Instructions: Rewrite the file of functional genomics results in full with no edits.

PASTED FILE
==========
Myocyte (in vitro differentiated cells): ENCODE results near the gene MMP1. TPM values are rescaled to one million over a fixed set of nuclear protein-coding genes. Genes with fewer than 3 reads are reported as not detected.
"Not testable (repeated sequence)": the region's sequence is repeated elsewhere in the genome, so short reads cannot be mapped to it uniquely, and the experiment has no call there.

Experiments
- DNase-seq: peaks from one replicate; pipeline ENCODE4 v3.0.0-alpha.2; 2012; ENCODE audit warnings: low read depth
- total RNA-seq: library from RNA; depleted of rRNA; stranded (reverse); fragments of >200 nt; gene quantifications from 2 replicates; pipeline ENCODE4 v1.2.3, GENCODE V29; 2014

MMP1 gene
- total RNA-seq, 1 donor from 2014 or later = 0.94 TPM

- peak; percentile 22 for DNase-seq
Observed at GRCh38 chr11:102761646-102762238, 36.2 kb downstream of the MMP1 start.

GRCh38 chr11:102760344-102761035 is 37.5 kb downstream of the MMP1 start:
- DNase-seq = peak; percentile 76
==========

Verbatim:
Myocyte (in vitro differentiated cells): ENCODE results near the gene MMP1. TPM values are rescaled to one million over a fixed set of nuclear protein-coding genes. Genes with fewer than 3 reads are reported as not detected.
"Not testable (repeated sequence)": the region's sequence is repeated elsewhere in the genome, so short reads cannot be mapped to it uniquely, and the experiment has no call there.

Experiments
- DNase-seq: peaks from one replicate; pipeline ENCODE4 v3.0.0-alpha.2; 2012; ENCODE audit warnings: low read depth
- total RNA-seq: library from RNA; depleted of rRNA; stranded (reverse); fragments of >200 nt; gene quantifications from 2 replicates; pipeline ENCODE4 v1.2.3, GENCODE V29; 2014

MMP1 gene
- total RNA-seq, 1 donor from 2014 or later = 0.94 TPM

- peak; percentile 22 for DNase-seq
Observed at GRCh38 chr11:102761646-102762238, 36.2 kb downstream of the MMP1 start.

GRCh38 chr11:102760344-102761035 is 37.5 kb downstream of the MMP1 start:
- DNase-seq = peak; percentile 76